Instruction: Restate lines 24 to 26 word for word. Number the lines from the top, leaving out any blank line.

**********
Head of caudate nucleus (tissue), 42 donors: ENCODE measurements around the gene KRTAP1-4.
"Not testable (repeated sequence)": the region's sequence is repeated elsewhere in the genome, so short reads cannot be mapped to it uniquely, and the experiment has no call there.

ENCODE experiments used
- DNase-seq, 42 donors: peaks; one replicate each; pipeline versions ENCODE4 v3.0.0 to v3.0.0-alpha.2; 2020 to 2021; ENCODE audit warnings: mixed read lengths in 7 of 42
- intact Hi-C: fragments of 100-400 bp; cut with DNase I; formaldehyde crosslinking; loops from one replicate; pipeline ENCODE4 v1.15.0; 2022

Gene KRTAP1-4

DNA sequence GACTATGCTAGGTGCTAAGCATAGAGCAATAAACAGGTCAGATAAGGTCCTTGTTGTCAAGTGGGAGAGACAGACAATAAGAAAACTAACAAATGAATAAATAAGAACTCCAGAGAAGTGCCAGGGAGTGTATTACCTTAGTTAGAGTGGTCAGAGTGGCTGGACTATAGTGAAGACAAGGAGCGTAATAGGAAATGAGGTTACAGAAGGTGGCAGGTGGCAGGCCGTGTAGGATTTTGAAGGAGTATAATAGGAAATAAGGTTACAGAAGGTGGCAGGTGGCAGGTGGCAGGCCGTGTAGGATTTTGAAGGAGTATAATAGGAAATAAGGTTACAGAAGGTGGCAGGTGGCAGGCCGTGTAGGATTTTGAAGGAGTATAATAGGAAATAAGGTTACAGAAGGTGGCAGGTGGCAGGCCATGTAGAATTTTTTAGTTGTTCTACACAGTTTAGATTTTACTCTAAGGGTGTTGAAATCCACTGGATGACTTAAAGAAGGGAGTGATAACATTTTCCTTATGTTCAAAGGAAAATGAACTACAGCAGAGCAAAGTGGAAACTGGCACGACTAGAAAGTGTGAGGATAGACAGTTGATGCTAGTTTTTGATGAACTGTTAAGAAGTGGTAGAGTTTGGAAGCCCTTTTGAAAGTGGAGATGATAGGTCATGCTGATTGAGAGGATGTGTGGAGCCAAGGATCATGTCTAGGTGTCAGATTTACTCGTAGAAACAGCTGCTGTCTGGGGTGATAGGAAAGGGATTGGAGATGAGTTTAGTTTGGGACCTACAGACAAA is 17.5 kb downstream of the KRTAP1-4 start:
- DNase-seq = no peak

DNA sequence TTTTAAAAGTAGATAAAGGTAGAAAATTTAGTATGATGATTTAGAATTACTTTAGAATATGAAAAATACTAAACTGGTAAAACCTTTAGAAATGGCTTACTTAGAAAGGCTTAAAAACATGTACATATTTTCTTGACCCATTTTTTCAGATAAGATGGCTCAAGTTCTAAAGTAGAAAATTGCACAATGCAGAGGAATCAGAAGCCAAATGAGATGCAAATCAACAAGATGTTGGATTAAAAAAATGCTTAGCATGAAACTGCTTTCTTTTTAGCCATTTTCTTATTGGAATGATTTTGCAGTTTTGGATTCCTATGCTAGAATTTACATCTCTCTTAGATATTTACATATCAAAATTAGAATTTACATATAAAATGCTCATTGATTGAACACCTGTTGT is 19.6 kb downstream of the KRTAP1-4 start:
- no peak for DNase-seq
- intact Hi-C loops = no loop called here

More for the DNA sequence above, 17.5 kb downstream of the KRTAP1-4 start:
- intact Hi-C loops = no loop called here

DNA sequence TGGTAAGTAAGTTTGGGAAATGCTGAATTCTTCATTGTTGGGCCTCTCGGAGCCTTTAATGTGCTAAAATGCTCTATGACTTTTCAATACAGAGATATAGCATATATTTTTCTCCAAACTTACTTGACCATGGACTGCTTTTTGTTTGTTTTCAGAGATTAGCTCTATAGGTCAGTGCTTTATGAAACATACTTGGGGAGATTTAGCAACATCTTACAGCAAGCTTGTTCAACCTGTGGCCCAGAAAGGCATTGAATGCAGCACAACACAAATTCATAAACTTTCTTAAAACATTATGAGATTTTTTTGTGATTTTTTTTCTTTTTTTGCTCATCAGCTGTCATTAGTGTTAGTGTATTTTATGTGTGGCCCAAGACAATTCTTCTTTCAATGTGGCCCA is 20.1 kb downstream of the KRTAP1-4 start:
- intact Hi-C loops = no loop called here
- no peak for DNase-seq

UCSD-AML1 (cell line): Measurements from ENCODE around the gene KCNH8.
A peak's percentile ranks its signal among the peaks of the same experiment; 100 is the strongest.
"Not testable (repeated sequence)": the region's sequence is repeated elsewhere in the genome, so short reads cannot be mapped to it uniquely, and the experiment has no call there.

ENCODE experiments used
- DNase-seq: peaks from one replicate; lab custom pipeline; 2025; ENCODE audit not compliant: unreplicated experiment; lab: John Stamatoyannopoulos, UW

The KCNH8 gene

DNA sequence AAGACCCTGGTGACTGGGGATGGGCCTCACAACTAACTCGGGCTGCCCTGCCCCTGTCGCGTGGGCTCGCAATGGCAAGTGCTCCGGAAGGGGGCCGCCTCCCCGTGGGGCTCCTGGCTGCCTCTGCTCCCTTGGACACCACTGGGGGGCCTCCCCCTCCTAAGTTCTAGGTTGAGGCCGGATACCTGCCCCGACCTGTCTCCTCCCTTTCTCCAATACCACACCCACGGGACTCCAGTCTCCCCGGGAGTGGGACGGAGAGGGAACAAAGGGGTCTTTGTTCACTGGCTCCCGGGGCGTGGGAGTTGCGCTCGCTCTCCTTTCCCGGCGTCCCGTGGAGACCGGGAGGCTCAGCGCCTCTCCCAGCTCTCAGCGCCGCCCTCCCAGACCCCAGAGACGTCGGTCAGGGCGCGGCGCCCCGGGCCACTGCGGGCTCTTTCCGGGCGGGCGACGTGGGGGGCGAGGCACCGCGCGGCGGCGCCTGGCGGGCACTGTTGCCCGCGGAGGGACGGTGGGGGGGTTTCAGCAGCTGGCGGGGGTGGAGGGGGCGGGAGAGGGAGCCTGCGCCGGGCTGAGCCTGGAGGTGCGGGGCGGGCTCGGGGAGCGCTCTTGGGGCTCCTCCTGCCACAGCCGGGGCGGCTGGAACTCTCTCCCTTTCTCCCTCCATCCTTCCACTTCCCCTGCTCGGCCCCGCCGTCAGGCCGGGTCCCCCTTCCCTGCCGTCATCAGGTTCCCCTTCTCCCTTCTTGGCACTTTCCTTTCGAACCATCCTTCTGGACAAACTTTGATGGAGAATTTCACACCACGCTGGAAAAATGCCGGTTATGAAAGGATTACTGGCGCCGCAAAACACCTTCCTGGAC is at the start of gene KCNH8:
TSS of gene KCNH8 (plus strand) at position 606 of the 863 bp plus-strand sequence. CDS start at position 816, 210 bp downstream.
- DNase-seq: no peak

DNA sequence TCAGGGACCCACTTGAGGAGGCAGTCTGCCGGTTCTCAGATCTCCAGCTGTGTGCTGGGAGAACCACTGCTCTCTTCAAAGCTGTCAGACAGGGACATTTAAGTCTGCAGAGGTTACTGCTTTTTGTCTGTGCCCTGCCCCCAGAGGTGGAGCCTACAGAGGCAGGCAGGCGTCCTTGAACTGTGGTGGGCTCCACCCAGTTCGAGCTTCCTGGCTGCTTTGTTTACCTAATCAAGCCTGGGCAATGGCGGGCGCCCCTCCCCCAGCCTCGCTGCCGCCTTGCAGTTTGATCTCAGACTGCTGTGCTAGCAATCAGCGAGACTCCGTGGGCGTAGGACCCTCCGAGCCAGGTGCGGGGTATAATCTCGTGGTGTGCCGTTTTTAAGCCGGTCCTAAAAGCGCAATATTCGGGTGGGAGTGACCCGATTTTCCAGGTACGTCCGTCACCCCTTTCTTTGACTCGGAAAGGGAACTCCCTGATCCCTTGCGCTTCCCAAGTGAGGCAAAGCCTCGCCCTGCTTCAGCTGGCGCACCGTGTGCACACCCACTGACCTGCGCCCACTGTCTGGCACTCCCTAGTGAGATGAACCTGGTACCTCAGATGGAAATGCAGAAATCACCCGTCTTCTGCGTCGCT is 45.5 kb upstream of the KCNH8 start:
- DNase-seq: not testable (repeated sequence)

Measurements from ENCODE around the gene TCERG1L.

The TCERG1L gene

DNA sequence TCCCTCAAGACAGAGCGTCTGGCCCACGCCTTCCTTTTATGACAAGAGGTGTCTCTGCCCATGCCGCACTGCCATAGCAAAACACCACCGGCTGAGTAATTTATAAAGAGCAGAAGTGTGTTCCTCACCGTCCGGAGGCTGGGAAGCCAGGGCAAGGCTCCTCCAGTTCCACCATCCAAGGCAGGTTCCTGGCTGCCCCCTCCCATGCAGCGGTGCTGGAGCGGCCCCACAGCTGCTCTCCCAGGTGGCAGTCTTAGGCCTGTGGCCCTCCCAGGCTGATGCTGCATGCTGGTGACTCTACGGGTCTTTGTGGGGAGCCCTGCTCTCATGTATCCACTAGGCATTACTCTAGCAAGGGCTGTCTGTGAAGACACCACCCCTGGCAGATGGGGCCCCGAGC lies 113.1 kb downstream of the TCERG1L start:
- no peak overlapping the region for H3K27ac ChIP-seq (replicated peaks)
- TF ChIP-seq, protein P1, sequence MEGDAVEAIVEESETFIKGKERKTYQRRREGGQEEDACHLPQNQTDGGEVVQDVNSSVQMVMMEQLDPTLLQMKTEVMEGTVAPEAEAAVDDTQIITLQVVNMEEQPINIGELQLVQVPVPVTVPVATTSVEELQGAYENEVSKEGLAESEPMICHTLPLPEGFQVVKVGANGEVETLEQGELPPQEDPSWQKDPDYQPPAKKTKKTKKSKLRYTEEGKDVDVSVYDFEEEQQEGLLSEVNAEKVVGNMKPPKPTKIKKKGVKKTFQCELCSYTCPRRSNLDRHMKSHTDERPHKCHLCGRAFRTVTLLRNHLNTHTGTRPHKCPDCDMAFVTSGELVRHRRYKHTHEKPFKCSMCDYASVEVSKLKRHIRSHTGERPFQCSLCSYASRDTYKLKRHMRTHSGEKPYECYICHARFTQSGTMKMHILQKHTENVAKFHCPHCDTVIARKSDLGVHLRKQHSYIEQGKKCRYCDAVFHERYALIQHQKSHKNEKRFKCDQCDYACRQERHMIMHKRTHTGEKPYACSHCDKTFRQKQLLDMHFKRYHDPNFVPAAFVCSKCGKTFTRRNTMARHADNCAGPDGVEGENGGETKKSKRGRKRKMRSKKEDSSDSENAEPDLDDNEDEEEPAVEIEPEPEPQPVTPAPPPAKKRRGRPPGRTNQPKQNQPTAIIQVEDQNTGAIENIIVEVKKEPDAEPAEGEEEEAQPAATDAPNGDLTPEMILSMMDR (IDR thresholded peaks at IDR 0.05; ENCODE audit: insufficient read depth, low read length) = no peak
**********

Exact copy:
TSS of gene KCNH8 (plus strand) at position 606 of the 863 bp plus-strand sequence. CDS start at position 816, 210 bp downstream.
- DNase-seq: no peak

DNA sequence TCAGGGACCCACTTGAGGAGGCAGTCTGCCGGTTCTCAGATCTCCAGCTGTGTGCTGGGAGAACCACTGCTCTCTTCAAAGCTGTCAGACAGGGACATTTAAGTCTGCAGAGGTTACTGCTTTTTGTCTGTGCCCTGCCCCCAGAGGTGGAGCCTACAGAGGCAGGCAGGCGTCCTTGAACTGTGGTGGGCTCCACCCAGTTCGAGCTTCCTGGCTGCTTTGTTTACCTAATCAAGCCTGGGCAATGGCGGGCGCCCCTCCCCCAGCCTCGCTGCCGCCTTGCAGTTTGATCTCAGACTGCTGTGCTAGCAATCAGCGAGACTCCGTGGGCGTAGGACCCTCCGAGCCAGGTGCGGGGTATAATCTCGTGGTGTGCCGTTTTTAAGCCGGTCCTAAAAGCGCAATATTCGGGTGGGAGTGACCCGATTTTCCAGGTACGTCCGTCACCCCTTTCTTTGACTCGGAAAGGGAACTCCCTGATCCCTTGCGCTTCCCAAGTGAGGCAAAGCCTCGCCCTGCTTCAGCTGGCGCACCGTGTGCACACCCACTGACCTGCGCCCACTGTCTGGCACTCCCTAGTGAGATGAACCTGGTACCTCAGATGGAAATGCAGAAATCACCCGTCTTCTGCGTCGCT is 45.5 kb upstream of the KCNH8 start: